Sunday, 20 January 2013

The Lane

I've just found this piece that I wrote whilst incredibly hungover (and probably still a bit drunk) on 20th March 2011, almost 2 years ago. To some it's probably melodramatic and a bit lame, but it brought back some amazing memories. I was right though - it didn't count for anything in the long run...


It is perhaps my favourite place in the world. From the second I cross that roundabout, I stick my face to the window. I desperately scan for any sign of red and white, usually spotting the first one or two on the corner of West Street, chips in hand; or maybe at the tram stop, constantly looking at his watch. There’s so much time, it’s the only thing most people will actually be early for, but we still worry we’re going to miss something. If they see me, we’ll exchange a smirk and a nod. Although we've probably never met each other, it feels like we’re family, because we know that in an hour we’re going to be brought together to enjoy the thing we love more than anything in the whole world. Even though it’s only a small nod or smile, and I may only see their face for a split second, the passion we exchange lights up the city. Our half of the city.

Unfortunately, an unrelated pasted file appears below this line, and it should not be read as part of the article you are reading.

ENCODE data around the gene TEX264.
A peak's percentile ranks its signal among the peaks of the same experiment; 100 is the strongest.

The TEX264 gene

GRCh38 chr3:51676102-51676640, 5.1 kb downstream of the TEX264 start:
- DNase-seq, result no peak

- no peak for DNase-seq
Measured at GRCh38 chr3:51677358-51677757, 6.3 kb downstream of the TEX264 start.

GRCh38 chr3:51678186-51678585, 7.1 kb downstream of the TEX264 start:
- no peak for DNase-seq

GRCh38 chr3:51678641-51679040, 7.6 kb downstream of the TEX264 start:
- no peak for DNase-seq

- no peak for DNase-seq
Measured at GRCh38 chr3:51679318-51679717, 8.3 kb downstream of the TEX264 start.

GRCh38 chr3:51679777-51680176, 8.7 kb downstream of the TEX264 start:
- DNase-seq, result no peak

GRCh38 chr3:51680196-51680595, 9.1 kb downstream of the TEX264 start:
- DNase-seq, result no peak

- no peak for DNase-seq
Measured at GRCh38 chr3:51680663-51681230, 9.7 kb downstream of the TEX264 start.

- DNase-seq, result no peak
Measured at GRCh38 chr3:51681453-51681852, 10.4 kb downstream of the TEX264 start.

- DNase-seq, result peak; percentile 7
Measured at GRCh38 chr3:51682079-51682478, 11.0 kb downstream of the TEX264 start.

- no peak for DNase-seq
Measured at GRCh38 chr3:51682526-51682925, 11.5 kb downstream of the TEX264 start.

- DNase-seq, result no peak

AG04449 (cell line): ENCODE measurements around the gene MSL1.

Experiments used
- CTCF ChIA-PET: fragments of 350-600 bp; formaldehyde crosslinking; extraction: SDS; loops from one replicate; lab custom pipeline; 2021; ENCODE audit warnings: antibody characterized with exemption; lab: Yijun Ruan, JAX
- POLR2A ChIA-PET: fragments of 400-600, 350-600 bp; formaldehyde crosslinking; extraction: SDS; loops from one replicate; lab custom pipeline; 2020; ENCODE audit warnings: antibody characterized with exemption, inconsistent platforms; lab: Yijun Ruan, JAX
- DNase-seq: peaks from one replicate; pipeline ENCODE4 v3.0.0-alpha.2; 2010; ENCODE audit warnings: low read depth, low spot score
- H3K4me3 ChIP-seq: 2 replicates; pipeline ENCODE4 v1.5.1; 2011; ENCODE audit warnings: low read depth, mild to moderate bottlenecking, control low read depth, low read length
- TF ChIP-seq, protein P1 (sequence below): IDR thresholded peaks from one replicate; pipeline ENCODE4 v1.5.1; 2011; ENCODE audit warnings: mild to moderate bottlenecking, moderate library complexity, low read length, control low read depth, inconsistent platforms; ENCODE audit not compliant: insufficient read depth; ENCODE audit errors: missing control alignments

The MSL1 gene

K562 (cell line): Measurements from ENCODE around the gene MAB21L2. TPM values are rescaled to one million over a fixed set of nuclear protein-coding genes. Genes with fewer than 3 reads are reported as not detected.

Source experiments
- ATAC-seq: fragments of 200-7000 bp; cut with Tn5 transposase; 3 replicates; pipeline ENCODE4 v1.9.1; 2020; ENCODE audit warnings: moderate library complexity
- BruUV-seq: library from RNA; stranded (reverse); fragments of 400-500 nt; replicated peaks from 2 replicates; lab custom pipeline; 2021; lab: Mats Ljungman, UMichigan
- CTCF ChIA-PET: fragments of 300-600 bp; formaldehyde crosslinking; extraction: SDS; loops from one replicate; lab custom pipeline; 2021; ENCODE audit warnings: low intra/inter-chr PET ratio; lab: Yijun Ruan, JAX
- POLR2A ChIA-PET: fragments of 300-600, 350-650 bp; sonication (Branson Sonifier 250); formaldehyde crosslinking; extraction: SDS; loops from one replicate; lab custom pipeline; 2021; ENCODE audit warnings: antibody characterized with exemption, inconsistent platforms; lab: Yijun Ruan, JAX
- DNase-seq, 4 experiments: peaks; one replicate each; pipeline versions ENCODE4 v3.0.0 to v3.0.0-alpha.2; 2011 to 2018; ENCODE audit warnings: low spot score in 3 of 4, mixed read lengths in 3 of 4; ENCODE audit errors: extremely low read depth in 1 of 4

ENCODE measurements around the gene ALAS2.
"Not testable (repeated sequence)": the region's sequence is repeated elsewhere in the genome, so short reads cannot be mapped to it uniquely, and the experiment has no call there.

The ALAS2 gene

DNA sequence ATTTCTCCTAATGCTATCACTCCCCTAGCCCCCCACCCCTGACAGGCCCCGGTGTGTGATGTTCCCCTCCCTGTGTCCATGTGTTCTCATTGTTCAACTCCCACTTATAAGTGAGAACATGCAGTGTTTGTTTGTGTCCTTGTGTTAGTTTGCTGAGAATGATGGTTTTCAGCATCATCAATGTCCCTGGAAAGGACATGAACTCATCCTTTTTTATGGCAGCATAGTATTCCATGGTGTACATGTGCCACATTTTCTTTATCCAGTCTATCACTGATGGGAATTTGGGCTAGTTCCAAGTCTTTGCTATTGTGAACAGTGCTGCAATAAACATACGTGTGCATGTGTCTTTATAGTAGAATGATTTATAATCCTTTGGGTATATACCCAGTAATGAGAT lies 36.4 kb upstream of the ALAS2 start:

The tunnels are my favourite part of the walk to the Lane. Streams and streams of red and white walk through the same tunnel, and students who happen to be passing at the same time shy away, sometimes sighing and tutting. They don’t understand, and they probably never will. The crowd expands as we get nearer. Groups of boys and girls ducking from ginnels, cobbled roads, chippies and boozers. Always on time, never late.

When I push through the turnstile, an old familiar feeling washes over me. Belonging. It’s similar to pulling up to the platform at your home train station, or touching down on the runway at your local airport. You just feel… home. And it’s ridiculous, because it’s all metal structures and cold plastic chairs; but it just feels like home. Maybe it’s the emotions that make it so homely; the sense of extreme love and loss.

In the past six months, there has been no hope. No hope, just despair. Defeat after defeat, excuses after excuses, and continuous heartache. But not yesterday. Yesterday, a miracle happened. I look opposite me at the streams of white. My accent, my home, and some even my friends. It could easily have been me, had I gone with head over heart. Because that’s what everyone says, isn't it: ‘You should always support your local club!’

In those ninety minutes, there was a glimmer of hope. A light at the end of the tunnel. It may not count for anything in the long run, but yesterday it was all that mattered, and that decision that I made all those years ago never seemed so right. I had never been so glad that I chose The Lane.

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